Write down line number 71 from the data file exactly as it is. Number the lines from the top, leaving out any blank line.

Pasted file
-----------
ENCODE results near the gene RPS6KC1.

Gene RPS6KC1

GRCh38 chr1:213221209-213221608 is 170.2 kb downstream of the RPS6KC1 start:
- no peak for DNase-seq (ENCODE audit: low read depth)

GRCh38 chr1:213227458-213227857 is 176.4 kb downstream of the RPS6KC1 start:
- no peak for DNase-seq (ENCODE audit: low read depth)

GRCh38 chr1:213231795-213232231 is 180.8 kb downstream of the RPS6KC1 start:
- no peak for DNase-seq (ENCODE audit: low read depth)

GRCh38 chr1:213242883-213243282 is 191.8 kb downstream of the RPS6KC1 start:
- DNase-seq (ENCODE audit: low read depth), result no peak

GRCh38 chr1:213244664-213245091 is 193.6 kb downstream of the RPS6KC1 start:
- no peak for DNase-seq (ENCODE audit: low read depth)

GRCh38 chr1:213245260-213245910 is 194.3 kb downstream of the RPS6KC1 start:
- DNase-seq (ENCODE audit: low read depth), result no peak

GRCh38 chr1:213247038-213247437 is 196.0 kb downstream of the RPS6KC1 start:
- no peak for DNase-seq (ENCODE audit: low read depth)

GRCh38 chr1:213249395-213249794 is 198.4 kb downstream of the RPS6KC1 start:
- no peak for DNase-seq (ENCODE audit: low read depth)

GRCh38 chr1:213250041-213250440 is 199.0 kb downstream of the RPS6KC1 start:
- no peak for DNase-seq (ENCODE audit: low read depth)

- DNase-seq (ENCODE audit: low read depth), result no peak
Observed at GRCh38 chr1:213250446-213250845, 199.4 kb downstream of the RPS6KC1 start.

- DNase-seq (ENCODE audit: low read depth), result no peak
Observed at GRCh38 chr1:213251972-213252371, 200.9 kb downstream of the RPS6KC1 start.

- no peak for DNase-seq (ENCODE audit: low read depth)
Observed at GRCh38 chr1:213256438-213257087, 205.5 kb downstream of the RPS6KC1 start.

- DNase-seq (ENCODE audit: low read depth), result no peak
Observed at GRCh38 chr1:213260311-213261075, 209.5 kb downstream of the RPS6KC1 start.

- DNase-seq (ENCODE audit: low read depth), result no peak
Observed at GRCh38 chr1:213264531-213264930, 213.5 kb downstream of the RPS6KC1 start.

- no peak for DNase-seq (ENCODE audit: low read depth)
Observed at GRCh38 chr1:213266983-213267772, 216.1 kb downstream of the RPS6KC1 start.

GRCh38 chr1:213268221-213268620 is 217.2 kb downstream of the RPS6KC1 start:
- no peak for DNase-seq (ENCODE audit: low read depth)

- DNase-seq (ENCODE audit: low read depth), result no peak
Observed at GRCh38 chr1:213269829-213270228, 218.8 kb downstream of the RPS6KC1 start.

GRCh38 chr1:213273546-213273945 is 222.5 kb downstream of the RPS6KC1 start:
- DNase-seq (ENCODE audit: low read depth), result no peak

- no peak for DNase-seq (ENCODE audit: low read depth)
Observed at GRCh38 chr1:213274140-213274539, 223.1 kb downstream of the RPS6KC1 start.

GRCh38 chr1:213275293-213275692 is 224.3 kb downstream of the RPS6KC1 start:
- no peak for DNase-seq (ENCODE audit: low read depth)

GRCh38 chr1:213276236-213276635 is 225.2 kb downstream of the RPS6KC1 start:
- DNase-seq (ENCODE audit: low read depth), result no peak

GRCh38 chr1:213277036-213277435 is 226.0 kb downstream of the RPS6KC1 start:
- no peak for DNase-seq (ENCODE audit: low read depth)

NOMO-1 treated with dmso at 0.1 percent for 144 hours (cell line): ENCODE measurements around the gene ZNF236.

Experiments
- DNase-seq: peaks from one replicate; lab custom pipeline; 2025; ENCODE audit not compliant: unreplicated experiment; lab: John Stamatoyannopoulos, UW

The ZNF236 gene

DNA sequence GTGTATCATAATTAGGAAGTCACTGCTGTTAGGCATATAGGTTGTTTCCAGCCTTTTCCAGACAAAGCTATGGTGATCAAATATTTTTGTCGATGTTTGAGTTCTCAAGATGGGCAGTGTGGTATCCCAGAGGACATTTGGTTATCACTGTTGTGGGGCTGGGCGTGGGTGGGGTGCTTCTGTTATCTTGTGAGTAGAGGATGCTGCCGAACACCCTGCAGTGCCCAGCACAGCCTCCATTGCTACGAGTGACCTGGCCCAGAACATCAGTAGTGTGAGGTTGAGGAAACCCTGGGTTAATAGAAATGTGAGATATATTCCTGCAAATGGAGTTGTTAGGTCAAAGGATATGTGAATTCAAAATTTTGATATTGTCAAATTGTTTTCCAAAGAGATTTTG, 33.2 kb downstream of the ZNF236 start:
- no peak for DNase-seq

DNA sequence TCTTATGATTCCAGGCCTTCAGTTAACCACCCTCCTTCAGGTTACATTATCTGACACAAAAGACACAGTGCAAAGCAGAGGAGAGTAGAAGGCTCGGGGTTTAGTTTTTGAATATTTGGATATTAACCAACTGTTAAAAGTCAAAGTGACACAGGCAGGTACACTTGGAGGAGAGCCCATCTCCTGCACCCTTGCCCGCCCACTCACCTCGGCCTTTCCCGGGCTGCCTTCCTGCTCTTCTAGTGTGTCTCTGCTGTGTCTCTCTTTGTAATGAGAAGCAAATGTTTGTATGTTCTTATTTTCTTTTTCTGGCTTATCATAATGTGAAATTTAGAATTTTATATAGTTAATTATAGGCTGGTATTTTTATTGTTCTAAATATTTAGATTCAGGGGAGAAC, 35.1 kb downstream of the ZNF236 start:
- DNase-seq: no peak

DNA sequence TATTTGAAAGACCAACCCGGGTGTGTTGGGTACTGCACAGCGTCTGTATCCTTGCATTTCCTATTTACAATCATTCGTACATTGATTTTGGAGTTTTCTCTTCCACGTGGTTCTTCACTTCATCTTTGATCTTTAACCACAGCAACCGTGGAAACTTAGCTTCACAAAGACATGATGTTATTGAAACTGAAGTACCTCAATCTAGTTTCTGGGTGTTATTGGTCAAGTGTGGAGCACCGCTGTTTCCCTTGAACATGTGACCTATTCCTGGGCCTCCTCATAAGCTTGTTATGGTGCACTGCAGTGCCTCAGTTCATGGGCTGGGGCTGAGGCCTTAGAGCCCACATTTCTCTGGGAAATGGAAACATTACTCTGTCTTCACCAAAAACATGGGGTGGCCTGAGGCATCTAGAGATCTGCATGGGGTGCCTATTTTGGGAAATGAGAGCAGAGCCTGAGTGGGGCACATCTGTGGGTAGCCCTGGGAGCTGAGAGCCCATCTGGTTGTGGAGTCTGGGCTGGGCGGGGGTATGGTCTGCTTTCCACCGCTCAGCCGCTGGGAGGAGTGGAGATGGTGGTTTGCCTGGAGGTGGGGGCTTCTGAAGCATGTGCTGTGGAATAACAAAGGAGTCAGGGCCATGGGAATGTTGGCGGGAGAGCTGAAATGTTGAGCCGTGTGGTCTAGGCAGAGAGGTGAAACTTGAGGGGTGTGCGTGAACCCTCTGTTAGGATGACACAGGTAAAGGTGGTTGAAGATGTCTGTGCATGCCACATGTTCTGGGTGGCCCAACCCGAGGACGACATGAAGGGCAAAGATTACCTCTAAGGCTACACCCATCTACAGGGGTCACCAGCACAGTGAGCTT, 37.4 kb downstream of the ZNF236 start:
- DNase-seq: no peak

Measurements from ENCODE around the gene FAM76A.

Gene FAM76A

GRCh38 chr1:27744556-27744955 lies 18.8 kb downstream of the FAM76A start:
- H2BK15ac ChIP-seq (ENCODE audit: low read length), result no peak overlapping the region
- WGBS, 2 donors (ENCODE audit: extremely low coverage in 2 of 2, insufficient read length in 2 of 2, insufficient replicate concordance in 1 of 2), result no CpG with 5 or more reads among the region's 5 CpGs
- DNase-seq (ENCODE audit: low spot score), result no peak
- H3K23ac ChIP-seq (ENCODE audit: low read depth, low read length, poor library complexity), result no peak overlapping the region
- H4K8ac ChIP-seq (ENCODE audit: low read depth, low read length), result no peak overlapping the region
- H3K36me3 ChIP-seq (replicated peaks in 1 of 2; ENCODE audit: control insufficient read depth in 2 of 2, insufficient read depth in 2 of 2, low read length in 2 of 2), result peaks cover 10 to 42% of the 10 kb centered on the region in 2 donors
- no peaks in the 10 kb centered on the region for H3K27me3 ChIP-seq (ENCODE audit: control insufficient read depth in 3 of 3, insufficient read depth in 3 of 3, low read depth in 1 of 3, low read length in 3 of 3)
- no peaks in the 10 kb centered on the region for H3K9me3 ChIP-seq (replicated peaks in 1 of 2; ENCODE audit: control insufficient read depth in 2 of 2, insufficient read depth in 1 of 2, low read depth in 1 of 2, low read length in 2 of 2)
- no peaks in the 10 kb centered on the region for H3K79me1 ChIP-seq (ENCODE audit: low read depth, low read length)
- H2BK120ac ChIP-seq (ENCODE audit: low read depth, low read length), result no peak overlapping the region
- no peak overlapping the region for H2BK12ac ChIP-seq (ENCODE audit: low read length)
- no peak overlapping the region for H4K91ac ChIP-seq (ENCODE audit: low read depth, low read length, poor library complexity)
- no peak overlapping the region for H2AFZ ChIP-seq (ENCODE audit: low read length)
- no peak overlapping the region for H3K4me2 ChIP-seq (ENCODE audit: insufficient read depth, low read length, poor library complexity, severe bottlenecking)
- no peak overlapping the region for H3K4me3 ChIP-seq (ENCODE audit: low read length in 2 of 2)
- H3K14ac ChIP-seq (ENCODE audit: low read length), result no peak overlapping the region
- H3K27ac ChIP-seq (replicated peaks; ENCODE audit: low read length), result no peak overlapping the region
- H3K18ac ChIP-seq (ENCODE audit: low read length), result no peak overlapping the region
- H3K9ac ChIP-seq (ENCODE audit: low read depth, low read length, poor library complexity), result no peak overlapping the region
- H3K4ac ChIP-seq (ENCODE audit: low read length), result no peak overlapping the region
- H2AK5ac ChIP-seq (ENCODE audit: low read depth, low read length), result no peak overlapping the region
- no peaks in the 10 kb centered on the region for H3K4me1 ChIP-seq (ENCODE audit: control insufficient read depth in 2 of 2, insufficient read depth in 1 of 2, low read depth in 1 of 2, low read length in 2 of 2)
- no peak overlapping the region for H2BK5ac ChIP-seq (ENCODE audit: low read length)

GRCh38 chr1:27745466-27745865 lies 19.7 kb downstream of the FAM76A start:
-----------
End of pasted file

- no peak overlapping the region for H4K91ac ChIP-seq (ENCODE audit: low read depth, low read length, poor library complexity)